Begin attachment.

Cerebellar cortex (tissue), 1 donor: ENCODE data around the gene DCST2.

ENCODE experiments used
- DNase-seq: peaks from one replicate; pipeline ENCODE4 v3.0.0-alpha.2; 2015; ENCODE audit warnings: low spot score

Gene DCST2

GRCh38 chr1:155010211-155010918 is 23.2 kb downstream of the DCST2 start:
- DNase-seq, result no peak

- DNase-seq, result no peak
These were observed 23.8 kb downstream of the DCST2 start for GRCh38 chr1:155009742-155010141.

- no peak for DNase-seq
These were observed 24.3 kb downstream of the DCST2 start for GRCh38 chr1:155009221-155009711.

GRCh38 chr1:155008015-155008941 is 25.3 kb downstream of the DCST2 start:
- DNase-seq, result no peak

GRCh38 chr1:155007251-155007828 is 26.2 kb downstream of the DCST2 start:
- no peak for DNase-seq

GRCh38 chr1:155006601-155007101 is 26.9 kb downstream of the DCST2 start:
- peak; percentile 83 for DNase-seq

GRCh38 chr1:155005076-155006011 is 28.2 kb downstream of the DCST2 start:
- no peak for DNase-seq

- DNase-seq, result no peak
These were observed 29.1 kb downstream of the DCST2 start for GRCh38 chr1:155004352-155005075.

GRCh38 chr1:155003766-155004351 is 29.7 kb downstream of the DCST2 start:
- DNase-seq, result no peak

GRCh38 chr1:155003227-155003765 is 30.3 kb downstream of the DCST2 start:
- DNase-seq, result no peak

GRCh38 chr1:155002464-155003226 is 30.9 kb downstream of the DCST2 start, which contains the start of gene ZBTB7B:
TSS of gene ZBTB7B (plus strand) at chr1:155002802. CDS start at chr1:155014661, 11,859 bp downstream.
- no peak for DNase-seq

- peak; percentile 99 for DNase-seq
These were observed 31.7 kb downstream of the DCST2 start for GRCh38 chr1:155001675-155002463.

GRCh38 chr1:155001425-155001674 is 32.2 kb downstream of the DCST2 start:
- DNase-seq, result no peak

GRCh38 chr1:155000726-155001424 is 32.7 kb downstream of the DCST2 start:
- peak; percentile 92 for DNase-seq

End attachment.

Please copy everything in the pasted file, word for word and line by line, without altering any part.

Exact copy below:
Cerebellar cortex (tissue), 1 donor: ENCODE data around the gene DCST2.

ENCODE experiments used
- DNase-seq: peaks from one replicate; pipeline ENCODE4 v3.0.0-alpha.2; 2015; ENCODE audit warnings: low spot score

Gene DCST2

GRCh38 chr1:155010211-155010918 is 23.2 kb downstream of the DCST2 start:
- DNase-seq, result no peak

- DNase-seq, result no peak
These were observed 23.8 kb downstream of the DCST2 start for GRCh38 chr1:155009742-155010141.

- no peak for DNase-seq
These were observed 24.3 kb downstream of the DCST2 start for GRCh38 chr1:155009221-155009711.

GRCh38 chr1:155008015-155008941 is 25.3 kb downstream of the DCST2 start:
- DNase-seq, result no peak

GRCh38 chr1:155007251-155007828 is 26.2 kb downstream of the DCST2 start:
- no peak for DNase-seq

GRCh38 chr1:155006601-155007101 is 26.9 kb downstream of the DCST2 start:
- peak; percentile 83 for DNase-seq

GRCh38 chr1:155005076-155006011 is 28.2 kb downstream of the DCST2 start:
- no peak for DNase-seq

- DNase-seq, result no peak
These were observed 29.1 kb downstream of the DCST2 start for GRCh38 chr1:155004352-155005075.

GRCh38 chr1:155003766-155004351 is 29.7 kb downstream of the DCST2 start:
- DNase-seq, result no peak

GRCh38 chr1:155003227-155003765 is 30.3 kb downstream of the DCST2 start:
- DNase-seq, result no peak

GRCh38 chr1:155002464-155003226 is 30.9 kb downstream of the DCST2 start, which contains the start of gene ZBTB7B:
TSS of gene ZBTB7B (plus strand) at chr1:155002802. CDS start at chr1:155014661, 11,859 bp downstream.
- no peak for DNase-seq

- peak; percentile 99 for DNase-seq
These were observed 31.7 kb downstream of the DCST2 start for GRCh38 chr1:155001675-155002463.

GRCh38 chr1:155001425-155001674 is 32.2 kb downstream of the DCST2 start:
- DNase-seq, result no peak

GRCh38 chr1:155000726-155001424 is 32.7 kb downstream of the DCST2 start:
- peak; percentile 92 for DNase-seq